Voters Fail to Overturn Portugal's Strict Abortion Law

Voters failed to overturn Portugal's strict abortion law Sunday because of low turnout at the polls, but the prime minister nonetheless vowed to relax the restriction through legislation in the conservative Roman Catholic country.

With nearly all the votes counted, almost 60 percent of voters approved the referendum allowing women to opt for abortions up to the 10th week of pregnancy, while slightly more than 40 percent opposed it.

However, under Portuguese law more than 50 percent of the country's 8.9 million registered voters must participate in a referendum to make the ballot valid. The turnout Sunday was 44 percent.

Prime Minister Jose Socrates, leader of the center-left Socialist Party, said he was undeterred by the failure of the referendum and would stick to his pre-ballot pledge to change the law through parliament.

"The people have spoken and they have spoken in a clear voice," Socrates said.

The result "reinforced the political and legislative legitimacy" of his plan to introduce a bill that would legalize abortions up to the 10th week of pregnancy, he said. His party holds an overwhelming majority in parliament.

Debate over the abortion law, one of the most restrictive in the European Union, pitted the Socialist government against conservative parties and the Catholic Church, which claims more than 90 percent of Portuguese as followers.

Under current law, the procedure is allowed only in cases of rape, fetal malformation or if a mother's health is in danger, and only in the first 12 weeks of pregnancy.

In most other EU nations, abortion is permitted within much broader limits. Women can ask for abortions up to the 24th week of pregnancy in Britain and up to the 12th week in Germany, France and Italy.

Church officials made no immediate comment on the referendum.

Luis Marques Mendes, leader of the main opposition Social Democratic Party, said he would not stand in the way of granting broader abortion rights despite his opposition during the referendum campaign.

"Even though the (referendum) result is not binding, we believe it should be democratically respected," he said.

It was the second time in less than 10 years that a referendum on the deeply divisive issue failed to draw enough voters in Portugal. In 1998, a majority of voters rejected a similar proposal; the referendum was declared void because of a low turnout, and Portugal's policy remained unchanged.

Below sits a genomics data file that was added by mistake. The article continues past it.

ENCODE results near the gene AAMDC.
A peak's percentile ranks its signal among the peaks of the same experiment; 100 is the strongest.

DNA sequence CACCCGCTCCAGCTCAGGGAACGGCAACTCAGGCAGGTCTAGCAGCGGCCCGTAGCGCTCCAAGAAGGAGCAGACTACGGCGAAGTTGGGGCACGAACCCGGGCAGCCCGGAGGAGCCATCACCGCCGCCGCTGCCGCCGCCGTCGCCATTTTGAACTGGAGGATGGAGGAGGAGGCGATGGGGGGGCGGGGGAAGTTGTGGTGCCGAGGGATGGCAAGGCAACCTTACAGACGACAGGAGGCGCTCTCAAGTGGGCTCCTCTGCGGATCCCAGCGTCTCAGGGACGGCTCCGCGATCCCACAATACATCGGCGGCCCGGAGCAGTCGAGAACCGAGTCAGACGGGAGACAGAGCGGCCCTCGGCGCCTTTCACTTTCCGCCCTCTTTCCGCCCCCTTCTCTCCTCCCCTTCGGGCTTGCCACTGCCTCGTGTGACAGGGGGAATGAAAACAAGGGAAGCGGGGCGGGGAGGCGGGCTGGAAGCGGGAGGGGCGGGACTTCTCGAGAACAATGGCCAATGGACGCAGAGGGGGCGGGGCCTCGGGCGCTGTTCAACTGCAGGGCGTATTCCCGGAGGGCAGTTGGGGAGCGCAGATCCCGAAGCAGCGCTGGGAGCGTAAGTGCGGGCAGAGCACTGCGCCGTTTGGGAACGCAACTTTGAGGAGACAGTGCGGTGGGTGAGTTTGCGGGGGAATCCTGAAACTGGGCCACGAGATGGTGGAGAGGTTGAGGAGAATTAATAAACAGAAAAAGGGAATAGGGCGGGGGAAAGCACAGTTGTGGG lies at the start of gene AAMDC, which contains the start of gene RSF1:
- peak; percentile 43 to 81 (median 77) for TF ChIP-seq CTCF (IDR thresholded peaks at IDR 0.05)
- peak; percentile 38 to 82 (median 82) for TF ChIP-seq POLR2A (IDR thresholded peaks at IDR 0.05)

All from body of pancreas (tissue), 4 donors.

Socrates, whose party took power in a landslide victory almost two years ago after he promised broad reforms and national modernization, described Portugal's current law as "backward."

One voter, Carlos Sousa, 56, condemned the existing legislation Sunday: "It's a bad law, not suited to our society."

But Maria Candida Duarte, 72, said she wanted to keep the strict policies in place.

"It's imperative to maintain our position. A child has a right to life — from conception," she said.

The current law merely drives abortion underground, Socrates said. Women seeking to terminate their pregnancies travel to EU countries where it is legal, especially to private clinics across the border in Spain where abortion is permitted on psychological grounds, or resort to shady, back-alley clinics at home.

Abortion rights activists say about 10,000 women are hospitalized every year with complications arising from botched, illegal abortions.

"Portugal will now tackle abortion in the same way as most other developed European countries," Socrates said. Women seeking an abortion will first go through counseling "so that the decision is a considered one, not taken out of desperation," he said.

It could still be some time, however, before the law is changed. A bill would have to be voted on first in parliament and then go to the president for approval. It would come into force only when the new legislation is published in the public records — a procedure that usually takes several months.